In what Senate leaders are hailing as the single biggest victory in the fight against climate change to pass the U.S. Congress in a decade, Democratic and Republican lawmakers approved bipartisan legislation that will dramatically reduce greenhouse gas emissions and further provide incentives for renewable energy developments.
The climate provisions were contained in a sweeping $900 billion pandemic stimulus bill that passed late Monday night. The legislation provides billions of dollars in research and development funds for renewable energy and energy storage initiatives. It also extends key tax credits for wind and solar power projects.
Among the bill’s significant climate provisions is a mandatory phasedown of hydrofluorocarbons (HFCs), chemical refrigerants used in air conditioners and refrigerators that are hundreds to thousands of times more effective at warming the planet than carbon dioxide.
“It’s a big step,” said David Doniger, director of the climate and clean energy program with the Natural Resources Defense Council, in reference to ongoing efforts to fight climate change. “It doesn’t get you to the goal line, but it keeps you on the field.”
The phasedown will require reductions in HFC production and use in the United States by 85 percent over the next 15 years. The reductions are similar to those required as a part of a larger international agreement that will reduce additional global warming by as much as 0.5 degrees Celsius by the end of the century.
The international agreement, known as the Kigali Amendment to the Montreal Protocol, was negotiated in 2016 with strong backing from John Kerry, then U.S. Secretary of State, who was recently appointed climate envoy to the Biden Administration.
More than 120 countries have already signed the amendment, but three of the largest HFC producers and consumers, the United States, China and India, have yet to ratify the agreement.
“To make it work, all the big countries have to be involved,” Doniger said, noting that China and India have both started the transition away from HFCs but are waiting for the U.S. to formally ratify the agreement before doing the same.
Durwood Zaelke, president of the Institute for Governance & Sustainable Development, said the legislation is a key step in reducing “short-lived climate pollutants”—things like methane and black carbon that cause tremendous warming but only remain in the atmosphere for a relatively short period of time.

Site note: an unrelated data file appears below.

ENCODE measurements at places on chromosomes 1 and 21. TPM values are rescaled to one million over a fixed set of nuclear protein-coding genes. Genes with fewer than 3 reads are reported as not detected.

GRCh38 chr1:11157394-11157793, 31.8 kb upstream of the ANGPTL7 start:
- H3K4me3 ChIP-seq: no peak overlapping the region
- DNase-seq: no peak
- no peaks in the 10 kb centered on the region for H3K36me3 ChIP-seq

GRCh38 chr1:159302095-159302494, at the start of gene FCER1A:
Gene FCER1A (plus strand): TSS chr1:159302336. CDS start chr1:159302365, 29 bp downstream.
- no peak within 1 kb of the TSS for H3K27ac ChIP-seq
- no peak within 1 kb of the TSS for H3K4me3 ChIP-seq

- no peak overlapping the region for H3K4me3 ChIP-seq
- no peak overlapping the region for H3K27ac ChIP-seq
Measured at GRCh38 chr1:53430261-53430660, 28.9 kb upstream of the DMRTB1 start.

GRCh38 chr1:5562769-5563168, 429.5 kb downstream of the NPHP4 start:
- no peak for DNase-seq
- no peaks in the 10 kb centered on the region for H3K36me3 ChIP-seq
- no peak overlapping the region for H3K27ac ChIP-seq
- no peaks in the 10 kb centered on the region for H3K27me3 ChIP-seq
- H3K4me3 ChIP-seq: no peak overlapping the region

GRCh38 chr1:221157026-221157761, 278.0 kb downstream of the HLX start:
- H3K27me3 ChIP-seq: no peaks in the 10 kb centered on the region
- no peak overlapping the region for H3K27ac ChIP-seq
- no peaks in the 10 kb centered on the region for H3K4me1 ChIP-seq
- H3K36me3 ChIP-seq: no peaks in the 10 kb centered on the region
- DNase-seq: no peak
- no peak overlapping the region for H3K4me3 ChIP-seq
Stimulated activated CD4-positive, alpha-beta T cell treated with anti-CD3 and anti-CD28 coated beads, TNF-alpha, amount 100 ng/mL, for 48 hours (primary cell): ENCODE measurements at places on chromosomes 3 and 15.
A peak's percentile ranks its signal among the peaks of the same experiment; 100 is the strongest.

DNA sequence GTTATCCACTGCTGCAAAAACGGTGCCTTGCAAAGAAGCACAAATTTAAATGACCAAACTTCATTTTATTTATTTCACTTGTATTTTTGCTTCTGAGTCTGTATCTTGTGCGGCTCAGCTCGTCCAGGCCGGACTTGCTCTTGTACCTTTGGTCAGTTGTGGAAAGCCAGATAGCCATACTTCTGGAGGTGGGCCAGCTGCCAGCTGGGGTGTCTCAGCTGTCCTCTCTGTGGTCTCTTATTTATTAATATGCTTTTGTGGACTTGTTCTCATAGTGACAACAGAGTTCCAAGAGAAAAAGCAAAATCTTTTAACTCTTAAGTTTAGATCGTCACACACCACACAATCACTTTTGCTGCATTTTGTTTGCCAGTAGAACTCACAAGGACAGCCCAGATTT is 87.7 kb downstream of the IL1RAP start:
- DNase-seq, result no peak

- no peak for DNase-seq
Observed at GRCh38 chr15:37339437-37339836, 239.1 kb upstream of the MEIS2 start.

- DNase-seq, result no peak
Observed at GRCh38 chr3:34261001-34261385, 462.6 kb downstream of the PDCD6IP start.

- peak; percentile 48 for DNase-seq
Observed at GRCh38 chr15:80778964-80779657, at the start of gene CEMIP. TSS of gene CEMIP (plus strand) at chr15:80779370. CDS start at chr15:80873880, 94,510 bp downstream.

“Cutting these climate pollutants in the next decade can cut the rate of climate warming by half, a critical strategy for keeping the planet safe as countries pursue the goals of net zero climate emissions by 2050,” Zaelke said in a written statement.
The HFC phase down legislation gained broad support among Republicans at the urging of U.S. chemical manufacturers who have developed hydrofluoroolefins (HFOs), a new generation of synthetic chemicals with lower global warming potentials.
HFOs can be blended with HFCs to produce low global warming potential refrigerants that are only several hundred times more potent than carbon dioxide as a greenhouse gas, as opposed to HFCs alone, which are in the high hundreds to thousands of times more potent than carbon dioxide.
A 2018 report by two U.S. air conditioning and chemical manufacturing industry trade groups found that by 2027, the Kigali amendment would increase U.S. manufacturing jobs by 33,000 and increase U.S. exports by $5 billion by requiring the manufacturers to produce new refrigerants.
Mark Roberts, an environmental consultant at ECO Policy Advisors and the former senior counsel for the Environmental Investigation Agency, a non-profit environmental organization, praised the legislation, but said it is not enough to rapidly reduce greenhouse gas emissions from refrigerants.
Alternative refrigerants that are much less potent as greenhouse gases already exist but have been largely sidelined from the U.S. market. Propane, for example, a promising refrigerant for air conditioning, is only 3 times more potent as a greenhouse gas than carbon dioxide.
Roberts said consumer and industrial safety standards, which will play a leading role in determining what alternative refrigerants can be used in place of HFCs, need to be updated.
A recent Inside Climate News investigation found that an effort funded by the United Nations to encourage the production of propane-based air conditioners in China has been stymied by restrictive U.S. safety standards established by UL, formerly known as Underwriters Laboratories, which the U.N. suggests are biased in favor of U.S. chemical manufacturers.
“Safety standards need to be changed to allow U.S. companies to develop the next generation of AC [air conditioning] and refrigeration technologies,” Roberts said. “Hydrocarbons, CO2, ammonia, air and water all have been proven safe, effective, and energy efficient in various AC and refrigeration applications. Consumer and industrial standards need to be updated so that they do not hamper American creativity or impede the production of all possible AC and refrigeration technologies.”
UL, a private U.S. company that sets consumer safety standards, declined a request to comment but said recently that “as technology continues to advance, we continue to revise our standards not only to keep people safe but also to protect our planet as we live out our mission to make the world a safer, more secure and sustainable place.”